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Paperback The Little Women Collection (Boxed Set): Little Women; Good Wives; Little Men; Jo's Boys Book

ISBN: 1534462295

ISBN13: 9781534462298

The Little Women Collection (Boxed Set): Little Women; Good Wives; Little Men; Jo's Boys

(Part of the Little Women Series)

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Format: Paperback

Condition: New

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Book Overview

Now a major motion picture starring Saoirse Ronan, Emma Watson, Timoth e Chalamet, and Meryl Streep Discover the entirety of Louisa May Alcott's enchanting tale of the March sisters for yourself--now together in one complete, beautifully designed boxed set The quintessential American family novel, Little Women captured readers' hearts right from the start. A bestseller from the time it was originally published in 1868, it tells the story of the beloved...

Customer Reviews

4 ratings

Recaptured Youth

I didn't read the book but I was very comfortable giving "Louisa May Alcott: Little Women, Little Men, Jo's Boys" to a friend as part of her 50th birthday gift package. She was ecstatic. Nothing brings back pleasant memories like an old movie, song or book!

little women still a classic

Never read this as a kid but watched all versions in the movies. The book was so much better. She's great writer, like Lucy Maud Montgomery and Mark Twain. Great american classic.

A World-Beating Trilogy of Human Kindness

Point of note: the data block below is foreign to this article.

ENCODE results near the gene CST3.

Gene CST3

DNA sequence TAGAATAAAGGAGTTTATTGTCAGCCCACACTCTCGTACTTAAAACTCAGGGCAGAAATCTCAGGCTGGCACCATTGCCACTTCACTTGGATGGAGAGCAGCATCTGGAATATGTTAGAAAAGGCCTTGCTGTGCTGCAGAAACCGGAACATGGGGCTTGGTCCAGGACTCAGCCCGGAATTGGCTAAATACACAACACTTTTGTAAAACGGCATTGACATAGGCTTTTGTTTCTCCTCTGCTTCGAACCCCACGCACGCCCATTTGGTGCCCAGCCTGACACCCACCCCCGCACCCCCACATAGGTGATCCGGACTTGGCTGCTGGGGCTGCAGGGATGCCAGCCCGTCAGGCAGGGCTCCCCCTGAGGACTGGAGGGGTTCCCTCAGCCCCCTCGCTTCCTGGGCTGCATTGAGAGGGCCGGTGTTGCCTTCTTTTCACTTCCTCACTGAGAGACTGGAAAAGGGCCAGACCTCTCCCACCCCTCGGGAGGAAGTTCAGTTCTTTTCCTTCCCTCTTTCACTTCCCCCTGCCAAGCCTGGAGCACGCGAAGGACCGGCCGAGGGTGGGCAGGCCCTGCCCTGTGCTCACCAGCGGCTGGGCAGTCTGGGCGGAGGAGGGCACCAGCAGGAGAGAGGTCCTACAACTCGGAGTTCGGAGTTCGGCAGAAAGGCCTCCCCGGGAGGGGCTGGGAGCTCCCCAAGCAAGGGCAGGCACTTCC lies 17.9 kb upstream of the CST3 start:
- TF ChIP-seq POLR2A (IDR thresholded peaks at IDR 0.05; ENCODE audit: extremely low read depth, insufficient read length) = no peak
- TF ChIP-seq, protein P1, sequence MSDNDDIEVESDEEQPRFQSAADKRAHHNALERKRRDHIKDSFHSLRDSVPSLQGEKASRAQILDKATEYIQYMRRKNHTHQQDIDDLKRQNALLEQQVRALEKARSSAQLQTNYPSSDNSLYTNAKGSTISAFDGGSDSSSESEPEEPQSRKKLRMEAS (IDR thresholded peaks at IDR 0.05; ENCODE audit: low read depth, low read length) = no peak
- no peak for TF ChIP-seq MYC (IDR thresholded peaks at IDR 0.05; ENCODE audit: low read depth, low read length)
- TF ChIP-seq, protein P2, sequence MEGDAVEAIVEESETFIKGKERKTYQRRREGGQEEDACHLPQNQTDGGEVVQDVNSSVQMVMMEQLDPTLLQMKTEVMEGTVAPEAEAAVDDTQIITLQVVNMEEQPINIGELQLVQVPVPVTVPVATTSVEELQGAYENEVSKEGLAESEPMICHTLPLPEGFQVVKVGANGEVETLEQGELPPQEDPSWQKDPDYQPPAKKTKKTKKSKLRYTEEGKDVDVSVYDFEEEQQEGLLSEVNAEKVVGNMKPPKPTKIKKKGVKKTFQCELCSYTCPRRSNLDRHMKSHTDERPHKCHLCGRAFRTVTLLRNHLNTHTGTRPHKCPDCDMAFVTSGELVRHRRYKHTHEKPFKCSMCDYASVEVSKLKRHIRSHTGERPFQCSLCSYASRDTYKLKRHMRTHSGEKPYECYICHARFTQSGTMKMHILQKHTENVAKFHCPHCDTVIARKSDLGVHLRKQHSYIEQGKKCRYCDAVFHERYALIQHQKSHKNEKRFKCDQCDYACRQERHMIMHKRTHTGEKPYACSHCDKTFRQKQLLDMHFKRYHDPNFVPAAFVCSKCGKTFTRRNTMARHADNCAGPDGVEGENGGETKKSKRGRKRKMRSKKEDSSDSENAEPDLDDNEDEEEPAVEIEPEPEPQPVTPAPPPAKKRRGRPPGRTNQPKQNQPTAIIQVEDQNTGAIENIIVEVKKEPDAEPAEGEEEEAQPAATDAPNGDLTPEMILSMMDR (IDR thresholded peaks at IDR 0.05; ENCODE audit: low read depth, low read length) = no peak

As I re-read these delightful pages, I found myself comparing Little Women to Pride and Prejudice, that outstanding work that captures human psychology so well. The comparison made me see new depths in Little Women that convince me that Little Women is by far the stronger work. But my biggest reaction was how modern the views in the book are. Women should have education, access to opportunities to develop their interests and marriage to men who will complement them. People should be concerned about each other and help one another, lest any person's life be harmed or feelings hurt in the process. I also noticed how complete a community of loving women can be within the same family. The writing style is beautifully spare. The key point of a chapter may turn on two or three words. And then, everything changes in the twinkling of an eye. Being a long book, Ms. Alcott has plenty of chances to develop her characters and she does so beautifully . . . allowing Meg, Jo, Beth, Amy and Laurie to grow and change as they age. I also came to appreciate more the scope of the book, taking the young women from teenage years through the first few years of marriage. It's a time period that few books consider. Usually, it's all over when the marriage happens. I like this approach better. Should you read Little Women? Does the sun rise in the East? If you haven't read Little Women, you've missed great role models for how to be a parent, spouse and child. Here's the story in a nutshell: During the Civil War, Mr. March is away serving as a chaplain in the Union army. Mrs. March (Marmee) and her four daughters are at home in the cold north making do on small income with the help of one servant, Hannah. As the story opens, the March family is facing a frugal Christmas. But events soon take an unexpected turn and their hearts are filled with gladness. Jo makes an unexpected and most humorous acquaintance of the Laurence boy (Theodore, known as Laurie) who lives next door with old Mr. Laurance, his grandfather. The two families draw upon one another for strength and friendships grow. Illness intercedes making the two families even more dependent on one another. One by one, the children move into adulthood, deal with their romantic feelings and form their alliances. The characters of each child are quite different, allowing Ms. Alcott to explore the contrasts by putting them together in various private and social occasions. Meg is beautiful and much admired. She should attract many suitors. Jo is energetic, self-absorbed and talented in writing (the character closest to Ms. Alcott herself). Beth is very kind and yet fragile. Amy is the social climber in the family . . . and the pet. Laurie has an artistic temperament, but finds himself expected to play an heir's role. You'll long remember with delight the stories of their thespian performances, games, dances and social visits. Although the book makes up a wonderfully detailed novel, the chapters are writ